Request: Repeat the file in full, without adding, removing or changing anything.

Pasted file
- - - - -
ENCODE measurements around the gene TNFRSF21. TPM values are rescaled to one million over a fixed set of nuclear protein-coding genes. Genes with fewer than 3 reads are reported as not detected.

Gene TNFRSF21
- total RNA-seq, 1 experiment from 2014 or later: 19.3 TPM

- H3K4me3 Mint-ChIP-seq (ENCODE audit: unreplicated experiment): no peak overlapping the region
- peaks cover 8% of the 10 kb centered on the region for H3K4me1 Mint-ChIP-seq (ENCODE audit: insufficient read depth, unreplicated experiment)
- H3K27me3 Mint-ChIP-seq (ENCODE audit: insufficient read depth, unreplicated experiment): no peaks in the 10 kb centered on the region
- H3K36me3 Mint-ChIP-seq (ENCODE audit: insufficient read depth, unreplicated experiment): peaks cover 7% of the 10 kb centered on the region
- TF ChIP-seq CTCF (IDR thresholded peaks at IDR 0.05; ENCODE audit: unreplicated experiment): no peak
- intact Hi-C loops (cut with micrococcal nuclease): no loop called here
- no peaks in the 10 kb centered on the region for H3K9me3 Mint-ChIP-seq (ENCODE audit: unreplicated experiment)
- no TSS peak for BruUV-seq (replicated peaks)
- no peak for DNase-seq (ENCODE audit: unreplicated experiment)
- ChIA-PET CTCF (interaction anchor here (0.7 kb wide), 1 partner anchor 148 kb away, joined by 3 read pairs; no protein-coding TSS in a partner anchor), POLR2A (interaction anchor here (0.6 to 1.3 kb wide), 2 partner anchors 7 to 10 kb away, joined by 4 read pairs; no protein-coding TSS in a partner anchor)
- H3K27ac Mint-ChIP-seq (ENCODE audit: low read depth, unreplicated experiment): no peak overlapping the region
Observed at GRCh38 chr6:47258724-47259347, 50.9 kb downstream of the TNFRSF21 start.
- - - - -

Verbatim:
ENCODE measurements around the gene TNFRSF21. TPM values are rescaled to one million over a fixed set of nuclear protein-coding genes. Genes with fewer than 3 reads are reported as not detected.

Gene TNFRSF21
- total RNA-seq, 1 experiment from 2014 or later: 19.3 TPM

- H3K4me3 Mint-ChIP-seq (ENCODE audit: unreplicated experiment): no peak overlapping the region
- peaks cover 8% of the 10 kb centered on the region for H3K4me1 Mint-ChIP-seq (ENCODE audit: insufficient read depth, unreplicated experiment)
- H3K27me3 Mint-ChIP-seq (ENCODE audit: insufficient read depth, unreplicated experiment): no peaks in the 10 kb centered on the region
- H3K36me3 Mint-ChIP-seq (ENCODE audit: insufficient read depth, unreplicated experiment): peaks cover 7% of the 10 kb centered on the region
- TF ChIP-seq CTCF (IDR thresholded peaks at IDR 0.05; ENCODE audit: unreplicated experiment): no peak
- intact Hi-C loops (cut with micrococcal nuclease): no loop called here
- no peaks in the 10 kb centered on the region for H3K9me3 Mint-ChIP-seq (ENCODE audit: unreplicated experiment)
- no TSS peak for BruUV-seq (replicated peaks)
- no peak for DNase-seq (ENCODE audit: unreplicated experiment)
- ChIA-PET CTCF (interaction anchor here (0.7 kb wide), 1 partner anchor 148 kb away, joined by 3 read pairs; no protein-coding TSS in a partner anchor), POLR2A (interaction anchor here (0.6 to 1.3 kb wide), 2 partner anchors 7 to 10 kb away, joined by 4 read pairs; no protein-coding TSS in a partner anchor)
- H3K27ac Mint-ChIP-seq (ENCODE audit: low read depth, unreplicated experiment): no peak overlapping the region
Observed at GRCh38 chr6:47258724-47259347, 50.9 kb downstream of the TNFRSF21 start.